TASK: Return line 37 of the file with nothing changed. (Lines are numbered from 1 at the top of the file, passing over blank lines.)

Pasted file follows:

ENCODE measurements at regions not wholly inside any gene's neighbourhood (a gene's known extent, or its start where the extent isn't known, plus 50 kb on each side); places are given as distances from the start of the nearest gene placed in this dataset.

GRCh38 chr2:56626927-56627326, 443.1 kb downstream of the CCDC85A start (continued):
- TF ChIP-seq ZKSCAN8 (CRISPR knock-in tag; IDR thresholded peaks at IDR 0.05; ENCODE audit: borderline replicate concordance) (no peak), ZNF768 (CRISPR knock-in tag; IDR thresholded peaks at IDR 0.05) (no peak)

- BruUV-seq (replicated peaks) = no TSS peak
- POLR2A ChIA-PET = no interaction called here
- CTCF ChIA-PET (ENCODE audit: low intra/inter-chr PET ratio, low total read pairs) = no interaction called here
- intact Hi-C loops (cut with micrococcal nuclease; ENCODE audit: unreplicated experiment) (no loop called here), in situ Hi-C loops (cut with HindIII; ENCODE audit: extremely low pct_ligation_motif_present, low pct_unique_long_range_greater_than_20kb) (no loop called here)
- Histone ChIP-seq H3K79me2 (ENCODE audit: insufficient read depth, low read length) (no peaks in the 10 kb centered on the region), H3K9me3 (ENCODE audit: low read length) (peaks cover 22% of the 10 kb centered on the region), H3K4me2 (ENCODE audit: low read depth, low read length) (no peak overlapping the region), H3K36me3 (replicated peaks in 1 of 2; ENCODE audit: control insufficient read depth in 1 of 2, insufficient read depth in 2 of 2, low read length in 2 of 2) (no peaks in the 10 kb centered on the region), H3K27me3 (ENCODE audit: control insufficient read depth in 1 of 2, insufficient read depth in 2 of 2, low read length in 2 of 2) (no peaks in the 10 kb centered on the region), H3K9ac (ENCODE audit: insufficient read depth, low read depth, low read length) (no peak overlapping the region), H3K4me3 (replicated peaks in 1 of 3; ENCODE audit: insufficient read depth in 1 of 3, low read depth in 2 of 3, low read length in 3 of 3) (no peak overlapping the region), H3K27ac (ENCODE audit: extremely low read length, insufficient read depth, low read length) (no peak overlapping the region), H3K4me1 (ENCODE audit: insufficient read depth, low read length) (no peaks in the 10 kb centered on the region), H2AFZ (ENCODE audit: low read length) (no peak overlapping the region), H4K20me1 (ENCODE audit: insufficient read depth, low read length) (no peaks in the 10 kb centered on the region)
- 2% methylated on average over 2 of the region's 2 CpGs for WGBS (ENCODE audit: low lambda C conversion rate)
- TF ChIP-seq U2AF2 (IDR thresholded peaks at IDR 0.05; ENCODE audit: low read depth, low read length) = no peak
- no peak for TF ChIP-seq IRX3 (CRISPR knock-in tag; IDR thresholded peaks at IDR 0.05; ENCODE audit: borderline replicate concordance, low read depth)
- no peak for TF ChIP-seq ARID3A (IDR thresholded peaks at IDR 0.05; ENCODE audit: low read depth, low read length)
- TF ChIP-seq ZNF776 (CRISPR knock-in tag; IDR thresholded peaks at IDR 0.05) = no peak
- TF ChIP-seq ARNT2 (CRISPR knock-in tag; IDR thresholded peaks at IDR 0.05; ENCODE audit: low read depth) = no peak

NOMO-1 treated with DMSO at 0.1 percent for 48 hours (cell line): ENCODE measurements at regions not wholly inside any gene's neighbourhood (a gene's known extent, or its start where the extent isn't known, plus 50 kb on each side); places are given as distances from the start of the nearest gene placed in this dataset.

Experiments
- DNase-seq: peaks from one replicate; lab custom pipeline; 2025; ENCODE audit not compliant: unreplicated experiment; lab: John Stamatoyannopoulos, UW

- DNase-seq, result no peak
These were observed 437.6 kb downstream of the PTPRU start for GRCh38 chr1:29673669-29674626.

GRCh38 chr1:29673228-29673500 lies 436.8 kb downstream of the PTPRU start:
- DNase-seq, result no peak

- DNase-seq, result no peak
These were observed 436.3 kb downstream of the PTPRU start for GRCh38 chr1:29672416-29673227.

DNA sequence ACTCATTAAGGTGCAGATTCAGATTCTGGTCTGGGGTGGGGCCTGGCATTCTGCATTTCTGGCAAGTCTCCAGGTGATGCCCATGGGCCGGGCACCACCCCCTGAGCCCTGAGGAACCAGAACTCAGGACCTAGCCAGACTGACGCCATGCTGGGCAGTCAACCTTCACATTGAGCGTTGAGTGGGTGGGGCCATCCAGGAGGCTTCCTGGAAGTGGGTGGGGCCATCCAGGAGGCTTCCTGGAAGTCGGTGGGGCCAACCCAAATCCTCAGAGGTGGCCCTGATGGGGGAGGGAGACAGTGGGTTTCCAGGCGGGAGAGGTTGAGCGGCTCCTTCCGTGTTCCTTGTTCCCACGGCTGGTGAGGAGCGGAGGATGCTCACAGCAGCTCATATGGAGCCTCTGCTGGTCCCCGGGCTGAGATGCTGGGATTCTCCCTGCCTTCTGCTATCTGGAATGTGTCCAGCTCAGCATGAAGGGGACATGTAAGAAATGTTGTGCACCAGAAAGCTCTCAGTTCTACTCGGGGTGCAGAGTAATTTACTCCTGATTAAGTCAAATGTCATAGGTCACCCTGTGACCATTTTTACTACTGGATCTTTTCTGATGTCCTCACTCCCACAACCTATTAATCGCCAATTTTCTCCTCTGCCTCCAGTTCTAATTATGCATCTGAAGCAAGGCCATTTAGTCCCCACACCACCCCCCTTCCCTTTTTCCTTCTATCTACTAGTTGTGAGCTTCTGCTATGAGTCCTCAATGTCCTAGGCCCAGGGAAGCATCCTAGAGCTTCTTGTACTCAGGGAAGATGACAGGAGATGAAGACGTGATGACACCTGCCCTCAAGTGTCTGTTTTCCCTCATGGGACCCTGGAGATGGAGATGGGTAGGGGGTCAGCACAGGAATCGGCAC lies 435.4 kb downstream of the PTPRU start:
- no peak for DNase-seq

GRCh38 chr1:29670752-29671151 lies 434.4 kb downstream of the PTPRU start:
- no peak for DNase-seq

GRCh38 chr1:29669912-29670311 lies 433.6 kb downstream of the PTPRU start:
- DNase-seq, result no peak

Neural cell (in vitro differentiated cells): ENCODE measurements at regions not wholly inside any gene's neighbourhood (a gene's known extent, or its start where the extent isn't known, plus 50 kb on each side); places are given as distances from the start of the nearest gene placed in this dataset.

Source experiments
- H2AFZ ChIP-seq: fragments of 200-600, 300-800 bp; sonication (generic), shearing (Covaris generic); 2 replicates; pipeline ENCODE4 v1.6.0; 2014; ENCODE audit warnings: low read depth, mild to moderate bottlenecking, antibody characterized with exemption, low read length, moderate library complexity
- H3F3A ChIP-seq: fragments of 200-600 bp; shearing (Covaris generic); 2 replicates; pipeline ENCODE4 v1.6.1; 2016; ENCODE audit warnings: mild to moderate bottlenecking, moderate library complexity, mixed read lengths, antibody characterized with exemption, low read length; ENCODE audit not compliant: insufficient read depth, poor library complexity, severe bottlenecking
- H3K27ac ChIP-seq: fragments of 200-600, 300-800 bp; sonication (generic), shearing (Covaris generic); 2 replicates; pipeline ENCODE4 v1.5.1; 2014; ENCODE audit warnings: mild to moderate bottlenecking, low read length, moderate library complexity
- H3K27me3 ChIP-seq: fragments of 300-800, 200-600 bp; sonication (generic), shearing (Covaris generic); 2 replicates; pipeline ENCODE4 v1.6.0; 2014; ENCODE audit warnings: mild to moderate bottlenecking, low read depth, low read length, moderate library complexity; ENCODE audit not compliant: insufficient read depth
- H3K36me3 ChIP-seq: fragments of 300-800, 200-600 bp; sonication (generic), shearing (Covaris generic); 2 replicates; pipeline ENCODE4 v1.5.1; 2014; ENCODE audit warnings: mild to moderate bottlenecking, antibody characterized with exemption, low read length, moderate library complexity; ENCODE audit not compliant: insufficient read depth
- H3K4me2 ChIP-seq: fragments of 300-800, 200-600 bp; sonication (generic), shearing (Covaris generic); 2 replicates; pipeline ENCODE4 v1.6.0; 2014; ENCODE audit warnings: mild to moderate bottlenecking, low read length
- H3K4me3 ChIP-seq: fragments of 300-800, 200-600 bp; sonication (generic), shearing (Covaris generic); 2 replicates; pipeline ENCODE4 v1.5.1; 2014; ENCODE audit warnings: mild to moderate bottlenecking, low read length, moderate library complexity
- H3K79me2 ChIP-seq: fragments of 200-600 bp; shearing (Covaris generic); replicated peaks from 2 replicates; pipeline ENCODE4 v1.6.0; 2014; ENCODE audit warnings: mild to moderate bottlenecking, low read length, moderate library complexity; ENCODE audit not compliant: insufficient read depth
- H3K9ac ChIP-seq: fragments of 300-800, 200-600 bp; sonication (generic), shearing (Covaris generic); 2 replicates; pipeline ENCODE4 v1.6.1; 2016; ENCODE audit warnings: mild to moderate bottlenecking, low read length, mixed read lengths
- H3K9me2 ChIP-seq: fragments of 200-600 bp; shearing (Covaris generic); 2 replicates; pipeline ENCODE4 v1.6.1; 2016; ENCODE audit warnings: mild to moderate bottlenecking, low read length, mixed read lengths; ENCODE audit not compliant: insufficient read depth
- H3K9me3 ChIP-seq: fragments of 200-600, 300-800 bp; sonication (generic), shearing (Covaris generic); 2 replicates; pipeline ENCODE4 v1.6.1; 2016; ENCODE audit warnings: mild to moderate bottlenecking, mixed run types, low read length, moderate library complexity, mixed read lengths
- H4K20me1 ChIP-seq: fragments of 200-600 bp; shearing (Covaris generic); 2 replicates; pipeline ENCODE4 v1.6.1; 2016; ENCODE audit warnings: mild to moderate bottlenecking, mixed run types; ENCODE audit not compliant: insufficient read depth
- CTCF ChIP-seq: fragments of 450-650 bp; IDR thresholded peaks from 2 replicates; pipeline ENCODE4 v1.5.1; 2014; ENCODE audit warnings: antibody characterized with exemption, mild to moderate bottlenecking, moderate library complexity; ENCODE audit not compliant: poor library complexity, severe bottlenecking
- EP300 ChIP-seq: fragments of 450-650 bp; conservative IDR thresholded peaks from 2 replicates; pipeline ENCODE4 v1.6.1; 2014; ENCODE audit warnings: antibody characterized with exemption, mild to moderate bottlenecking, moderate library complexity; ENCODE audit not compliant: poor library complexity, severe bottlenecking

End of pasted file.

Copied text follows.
- H3K4me2 ChIP-seq: fragments of 300-800, 200-600 bp; sonication (generic), shearing (Covaris generic); 2 replicates; pipeline ENCODE4 v1.6.0; 2014; ENCODE audit warnings: mild to moderate bottlenecking, low read length